I frequently offer an opportunity for my seminar audience members to receive $35 by participating in a 30 minute focus group to occur immediately after the presentation. I’ve always found it oddly humorous that almost every hand goes up to volunteer when I make the announcement. When I subsequently reveal that the focus group (and the $35 is only a hypothetical demonstration) to groans and smiles, I know my point is made.
You: What point is that?
Few people are willing to take just 10 minutes on the phone to call their cell phone, credit card, or cable companies to see what savings they might be able to achieve. Often, these savings are on recurring monthly charges that far exceed the one-time $35 folks could make by spending 30 minutes of their free time with me.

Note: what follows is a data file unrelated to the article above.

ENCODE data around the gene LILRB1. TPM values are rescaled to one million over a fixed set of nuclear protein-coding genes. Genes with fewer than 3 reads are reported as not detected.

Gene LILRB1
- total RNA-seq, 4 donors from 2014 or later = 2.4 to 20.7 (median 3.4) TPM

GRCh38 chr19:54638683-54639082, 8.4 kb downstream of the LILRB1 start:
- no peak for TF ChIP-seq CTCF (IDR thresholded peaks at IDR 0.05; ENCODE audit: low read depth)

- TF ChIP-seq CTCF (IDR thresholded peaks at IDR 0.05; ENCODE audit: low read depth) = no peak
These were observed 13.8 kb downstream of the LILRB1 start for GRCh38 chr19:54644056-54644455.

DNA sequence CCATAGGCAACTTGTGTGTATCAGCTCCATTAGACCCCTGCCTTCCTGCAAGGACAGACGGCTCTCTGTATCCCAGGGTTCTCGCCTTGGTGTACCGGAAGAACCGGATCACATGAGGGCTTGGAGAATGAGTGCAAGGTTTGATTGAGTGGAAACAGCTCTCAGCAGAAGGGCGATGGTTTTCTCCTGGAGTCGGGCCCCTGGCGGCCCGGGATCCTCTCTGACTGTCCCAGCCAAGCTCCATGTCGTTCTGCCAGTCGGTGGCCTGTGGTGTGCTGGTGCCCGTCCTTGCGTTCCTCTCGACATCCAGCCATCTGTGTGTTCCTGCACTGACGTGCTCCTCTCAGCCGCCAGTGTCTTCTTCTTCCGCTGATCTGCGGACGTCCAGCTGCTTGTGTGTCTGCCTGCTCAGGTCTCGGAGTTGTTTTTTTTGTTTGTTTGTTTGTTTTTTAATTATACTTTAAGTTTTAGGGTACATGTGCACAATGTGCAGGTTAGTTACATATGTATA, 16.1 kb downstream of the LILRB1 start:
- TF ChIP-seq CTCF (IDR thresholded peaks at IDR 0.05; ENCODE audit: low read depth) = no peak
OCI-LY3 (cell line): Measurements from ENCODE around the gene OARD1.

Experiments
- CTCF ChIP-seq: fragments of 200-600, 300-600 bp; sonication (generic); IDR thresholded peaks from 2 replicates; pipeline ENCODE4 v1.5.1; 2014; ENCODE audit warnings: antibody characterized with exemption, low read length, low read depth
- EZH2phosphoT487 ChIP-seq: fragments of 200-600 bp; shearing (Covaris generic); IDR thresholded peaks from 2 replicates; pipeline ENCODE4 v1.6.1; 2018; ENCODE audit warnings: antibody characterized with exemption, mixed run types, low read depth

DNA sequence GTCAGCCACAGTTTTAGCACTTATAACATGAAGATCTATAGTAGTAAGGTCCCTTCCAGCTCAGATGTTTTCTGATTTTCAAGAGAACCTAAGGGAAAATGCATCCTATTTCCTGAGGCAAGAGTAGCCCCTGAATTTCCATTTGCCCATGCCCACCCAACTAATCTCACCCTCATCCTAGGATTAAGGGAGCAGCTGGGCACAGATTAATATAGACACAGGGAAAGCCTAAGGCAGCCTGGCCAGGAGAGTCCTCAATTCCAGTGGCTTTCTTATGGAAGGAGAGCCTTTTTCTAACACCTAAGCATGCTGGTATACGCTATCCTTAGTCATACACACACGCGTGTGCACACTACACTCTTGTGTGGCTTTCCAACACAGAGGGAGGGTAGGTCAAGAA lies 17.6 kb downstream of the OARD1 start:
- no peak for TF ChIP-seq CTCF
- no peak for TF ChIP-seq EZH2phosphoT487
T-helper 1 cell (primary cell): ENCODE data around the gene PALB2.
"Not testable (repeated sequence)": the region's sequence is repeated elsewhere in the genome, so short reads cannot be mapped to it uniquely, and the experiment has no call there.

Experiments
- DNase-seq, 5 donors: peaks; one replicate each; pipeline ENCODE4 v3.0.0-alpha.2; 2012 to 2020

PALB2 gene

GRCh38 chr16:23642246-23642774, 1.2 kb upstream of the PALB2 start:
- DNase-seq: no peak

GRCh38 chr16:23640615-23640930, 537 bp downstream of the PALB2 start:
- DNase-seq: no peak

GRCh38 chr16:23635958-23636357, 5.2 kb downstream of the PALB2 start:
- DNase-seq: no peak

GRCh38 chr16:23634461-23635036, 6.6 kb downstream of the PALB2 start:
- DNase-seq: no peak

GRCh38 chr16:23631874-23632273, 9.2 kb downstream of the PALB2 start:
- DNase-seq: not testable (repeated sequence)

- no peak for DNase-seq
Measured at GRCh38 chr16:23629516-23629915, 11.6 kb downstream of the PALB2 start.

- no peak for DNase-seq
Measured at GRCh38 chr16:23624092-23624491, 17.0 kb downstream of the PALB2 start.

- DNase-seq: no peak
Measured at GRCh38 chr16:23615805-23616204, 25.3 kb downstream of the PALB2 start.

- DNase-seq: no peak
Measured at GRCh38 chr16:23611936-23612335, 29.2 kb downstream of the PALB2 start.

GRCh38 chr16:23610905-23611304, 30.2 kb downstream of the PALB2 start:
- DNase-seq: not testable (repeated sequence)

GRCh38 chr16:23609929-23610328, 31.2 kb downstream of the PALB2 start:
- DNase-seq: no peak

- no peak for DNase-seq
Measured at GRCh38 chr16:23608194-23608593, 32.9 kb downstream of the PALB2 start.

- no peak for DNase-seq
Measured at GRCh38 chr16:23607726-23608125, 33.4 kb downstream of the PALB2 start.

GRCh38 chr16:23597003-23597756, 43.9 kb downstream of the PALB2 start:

Think about it.
Have you ever volunteered to work overtime just for the extra money?
You: Why else would I work overtime?
Fair enough. Figure out how much you actually made after taxes from that additional hour. Compare it to the savings you might get by shopping around for gym memberships or reviewing your credit card statements for other monthly charges. Are there places you’re spending more money than necessary? It won’t take nearly an hour or your time to do this exercise and the savings are yours, often monthly, and are received after tax.
I was reminded of all this as I read through this week’s Carnival of Personal Finance hosted by Broke Grad Student and read Happy Rock’s post Removing Finance Charges From My Chase Freedom Credit Card, a quick story about the notable dread (which I share) about making such phone calls. It’s well worth the effort (in his case $26 for a few minutes of “work”), but the anticipation stops many people short
Don’t be one of them.